My birthday is about a week after Christmas, so presents come fast and furious for one week on the year for me, and that's it.
I already mentioned a cookbook I got for Christmas- another came for my birthday. Deceptively Delicious by Jessica Seinfeld was a gift from my sister. This was one I've heard rumblings about- it and The Sneaky Chef and their legal dispute , mostly. A blogging friend tried out some Sneaky Chef recipes with mixed results . I was ready to give it a try.
The premise of both cookbooks is making yummy, kid-friendly food healthier by including vegetable purees without affecting the flavor of the food. My husband is highly skeptical of this strategy, but says if I don't tell him about my experiments (and he really can't taste a difference), he's OK with it. So far so good.
The cookbook suggests making the purees in big batches and freezing them in smaller amounts. I made a weekend morning project of it and steamed and pureed like crazy with vegetables I had on hand. My husband's comments were "That looks & smells really gross" since, well, green goo made from pureed broccoli isn't pretty. I froze the purees in half-cup baggies, and started scheming. As a head-start, I already have plenty of squash/pumpkin puree in my freezer, remember?
My first experiment was on myself, since I was unsure about the strategy and skeptical that the vitamin-rich additives (the vegetable puree) would actually fail to be detectable in common dishes. I was in a hurry to eat dinner Tuesday night, and I'll admit it, I made mac & cheese from the Blue Box. I skimmed the mac & cheese ideas from the cookbook and while mixing up the "cheese" sauce, I added 1/4 cup real cheddar cheese plus a couple tablespoons of squash puree. When I couldn't detect any flavor change, I added more, at least a quarter-cup, probably more. Never was I able to taste it, and I felt a little better about my otherwise-unhealthy dinner.
With that success, I was bolder last night and mixed in about a quarter cup of squash puree to the beef stew. It tinted the broth orange a bit, but, with the carrots already in the mix, it wasn't noticeable. Again, no taste was detectable. I didn't say a word to my husband, and he declared that dinner was delicious.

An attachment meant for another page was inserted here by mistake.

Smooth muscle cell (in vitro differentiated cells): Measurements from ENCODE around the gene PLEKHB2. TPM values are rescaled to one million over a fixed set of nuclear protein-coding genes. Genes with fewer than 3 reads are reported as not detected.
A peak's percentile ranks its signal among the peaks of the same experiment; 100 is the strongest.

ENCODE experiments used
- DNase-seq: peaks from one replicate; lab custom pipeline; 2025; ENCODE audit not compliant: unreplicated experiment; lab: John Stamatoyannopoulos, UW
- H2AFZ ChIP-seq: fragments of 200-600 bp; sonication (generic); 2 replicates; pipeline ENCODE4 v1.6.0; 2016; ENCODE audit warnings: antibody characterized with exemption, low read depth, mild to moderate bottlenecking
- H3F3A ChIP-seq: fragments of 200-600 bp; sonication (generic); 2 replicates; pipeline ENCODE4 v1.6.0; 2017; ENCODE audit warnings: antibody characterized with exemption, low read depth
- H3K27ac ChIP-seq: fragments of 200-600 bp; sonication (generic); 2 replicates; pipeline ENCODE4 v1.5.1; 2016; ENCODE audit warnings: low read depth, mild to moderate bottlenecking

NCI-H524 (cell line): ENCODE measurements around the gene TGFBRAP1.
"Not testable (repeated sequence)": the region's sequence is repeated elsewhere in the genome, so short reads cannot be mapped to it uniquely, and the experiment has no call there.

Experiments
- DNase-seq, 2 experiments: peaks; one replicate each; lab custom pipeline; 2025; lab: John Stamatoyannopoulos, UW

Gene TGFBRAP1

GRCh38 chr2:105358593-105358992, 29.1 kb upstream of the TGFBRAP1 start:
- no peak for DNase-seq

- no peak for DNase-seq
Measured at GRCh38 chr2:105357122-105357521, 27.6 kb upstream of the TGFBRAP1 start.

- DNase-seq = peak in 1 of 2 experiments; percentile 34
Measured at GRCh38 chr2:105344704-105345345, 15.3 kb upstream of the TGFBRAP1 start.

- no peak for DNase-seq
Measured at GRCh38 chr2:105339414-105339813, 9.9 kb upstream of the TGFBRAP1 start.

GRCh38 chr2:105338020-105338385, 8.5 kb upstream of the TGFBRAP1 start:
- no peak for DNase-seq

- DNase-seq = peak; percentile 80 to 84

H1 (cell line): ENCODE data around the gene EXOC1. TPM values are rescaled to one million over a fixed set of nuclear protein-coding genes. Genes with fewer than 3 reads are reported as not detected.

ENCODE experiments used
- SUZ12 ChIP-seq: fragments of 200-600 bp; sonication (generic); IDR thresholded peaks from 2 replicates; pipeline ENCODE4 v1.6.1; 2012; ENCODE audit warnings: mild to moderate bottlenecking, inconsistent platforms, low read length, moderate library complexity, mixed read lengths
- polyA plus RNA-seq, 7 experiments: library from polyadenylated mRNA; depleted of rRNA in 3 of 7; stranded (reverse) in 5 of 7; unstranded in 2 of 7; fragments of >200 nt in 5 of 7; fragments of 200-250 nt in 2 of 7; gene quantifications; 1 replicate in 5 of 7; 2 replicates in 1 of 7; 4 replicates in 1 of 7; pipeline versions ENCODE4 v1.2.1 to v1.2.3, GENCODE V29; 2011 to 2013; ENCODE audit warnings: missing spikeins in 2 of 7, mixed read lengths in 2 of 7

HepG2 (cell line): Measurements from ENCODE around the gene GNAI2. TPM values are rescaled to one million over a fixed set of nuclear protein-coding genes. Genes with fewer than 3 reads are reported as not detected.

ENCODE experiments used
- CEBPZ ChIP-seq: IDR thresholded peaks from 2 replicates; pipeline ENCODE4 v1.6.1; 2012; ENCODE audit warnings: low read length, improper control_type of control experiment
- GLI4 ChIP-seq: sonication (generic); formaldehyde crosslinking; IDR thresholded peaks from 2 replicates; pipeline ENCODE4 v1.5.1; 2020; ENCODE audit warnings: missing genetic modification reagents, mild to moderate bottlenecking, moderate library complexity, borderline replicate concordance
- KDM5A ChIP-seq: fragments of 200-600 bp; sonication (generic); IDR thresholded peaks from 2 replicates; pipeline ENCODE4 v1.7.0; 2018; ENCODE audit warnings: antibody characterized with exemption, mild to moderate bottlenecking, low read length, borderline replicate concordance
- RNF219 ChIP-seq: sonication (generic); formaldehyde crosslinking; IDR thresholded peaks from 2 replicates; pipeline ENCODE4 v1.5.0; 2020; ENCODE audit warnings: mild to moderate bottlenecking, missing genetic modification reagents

We're getting more nutrition in our food! We eat way-too-few vegetables, especially in the winter when there's nothing fresh coming from the garden, so the bits of extra vitamins included by mixing in vegetables to established recipes is an added bonus.
I am really uncomfortable with the "deceptive" part of it.
The whole philosophy of Eat More Vegetables By Not Realizing You're Eating Them seems sketchy. I mean, if I want my (future theoretical) kids to grow up healthy, they need to learn to eat their veggies, and, while this definitely gets more veggies into a kid's diet, it teaches them nothing about eating said veggies. It keeping their food nutritional but doesn't aid in developing habits when they're choosing their own food.
One solution may be including purees in dishes when appropriate AND having healthy side dishes on the table- last night, we had the squash-infused beef stew with a side of absolutely-awesome roasted broccoli (recipe forthcoming). Just because there's veggies hidden in the dish doesn't mean we can't have them as a side, too! I'm not sure I'll follow many of the actual recipes in the cookbook (because, honestly, I rarely follow a recipe) but I'll probably give a couple a try, and the concept of adding vegetables purees to taste is one I'll keep experimenting with.